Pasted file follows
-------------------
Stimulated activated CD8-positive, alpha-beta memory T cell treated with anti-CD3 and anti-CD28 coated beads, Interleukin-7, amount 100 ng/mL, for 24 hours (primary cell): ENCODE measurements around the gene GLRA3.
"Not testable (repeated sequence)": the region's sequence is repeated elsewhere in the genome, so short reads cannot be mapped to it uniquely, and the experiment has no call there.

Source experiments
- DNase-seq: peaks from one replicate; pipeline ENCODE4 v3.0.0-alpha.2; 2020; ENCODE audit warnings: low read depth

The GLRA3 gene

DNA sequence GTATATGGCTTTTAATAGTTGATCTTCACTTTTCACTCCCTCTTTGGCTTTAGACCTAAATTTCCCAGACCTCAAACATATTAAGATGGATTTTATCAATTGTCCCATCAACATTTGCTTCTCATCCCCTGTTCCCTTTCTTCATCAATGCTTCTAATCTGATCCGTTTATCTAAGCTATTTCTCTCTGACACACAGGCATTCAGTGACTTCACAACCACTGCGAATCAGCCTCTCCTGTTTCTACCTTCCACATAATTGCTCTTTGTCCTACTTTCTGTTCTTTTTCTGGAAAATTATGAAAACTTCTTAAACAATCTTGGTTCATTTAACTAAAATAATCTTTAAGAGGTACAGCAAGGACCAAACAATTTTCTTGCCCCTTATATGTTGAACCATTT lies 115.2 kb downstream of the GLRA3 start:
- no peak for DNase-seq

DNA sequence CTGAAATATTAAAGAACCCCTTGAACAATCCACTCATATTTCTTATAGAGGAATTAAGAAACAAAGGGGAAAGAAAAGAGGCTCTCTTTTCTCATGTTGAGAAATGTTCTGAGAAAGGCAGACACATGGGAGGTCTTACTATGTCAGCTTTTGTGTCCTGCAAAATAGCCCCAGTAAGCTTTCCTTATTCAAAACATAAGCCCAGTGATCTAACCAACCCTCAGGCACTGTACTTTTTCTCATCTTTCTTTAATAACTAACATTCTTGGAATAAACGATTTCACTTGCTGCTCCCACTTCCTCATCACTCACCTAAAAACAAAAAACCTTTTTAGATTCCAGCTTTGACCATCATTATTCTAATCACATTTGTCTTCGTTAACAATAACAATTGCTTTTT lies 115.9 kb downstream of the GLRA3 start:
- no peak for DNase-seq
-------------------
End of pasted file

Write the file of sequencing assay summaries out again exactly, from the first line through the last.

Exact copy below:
Stimulated activated CD8-positive, alpha-beta memory T cell treated with anti-CD3 and anti-CD28 coated beads, Interleukin-7, amount 100 ng/mL, for 24 hours (primary cell): ENCODE measurements around the gene GLRA3.
"Not testable (repeated sequence)": the region's sequence is repeated elsewhere in the genome, so short reads cannot be mapped to it uniquely, and the experiment has no call there.

Source experiments
- DNase-seq: peaks from one replicate; pipeline ENCODE4 v3.0.0-alpha.2; 2020; ENCODE audit warnings: low read depth

The GLRA3 gene

DNA sequence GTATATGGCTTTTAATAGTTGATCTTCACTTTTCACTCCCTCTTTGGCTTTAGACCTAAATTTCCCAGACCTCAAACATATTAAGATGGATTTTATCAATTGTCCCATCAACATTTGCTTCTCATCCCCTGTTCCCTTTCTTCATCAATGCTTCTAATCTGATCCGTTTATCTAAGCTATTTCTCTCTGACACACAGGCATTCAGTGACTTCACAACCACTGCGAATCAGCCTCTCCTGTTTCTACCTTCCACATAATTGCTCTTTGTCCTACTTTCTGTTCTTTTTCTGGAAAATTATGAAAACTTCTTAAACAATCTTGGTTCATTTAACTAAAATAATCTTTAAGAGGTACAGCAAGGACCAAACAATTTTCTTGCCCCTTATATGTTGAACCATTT lies 115.2 kb downstream of the GLRA3 start:
- no peak for DNase-seq

DNA sequence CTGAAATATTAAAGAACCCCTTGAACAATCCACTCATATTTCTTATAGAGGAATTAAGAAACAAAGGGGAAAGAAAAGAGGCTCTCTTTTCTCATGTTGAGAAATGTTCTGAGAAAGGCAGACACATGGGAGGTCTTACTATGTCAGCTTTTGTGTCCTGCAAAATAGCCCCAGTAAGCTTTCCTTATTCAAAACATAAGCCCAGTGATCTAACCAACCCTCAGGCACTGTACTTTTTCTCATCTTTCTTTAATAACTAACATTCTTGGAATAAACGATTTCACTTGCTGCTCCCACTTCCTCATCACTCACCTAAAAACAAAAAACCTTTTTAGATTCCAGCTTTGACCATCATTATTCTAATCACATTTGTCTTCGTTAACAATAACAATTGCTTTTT lies 115.9 kb downstream of the GLRA3 start:
- no peak for DNase-seq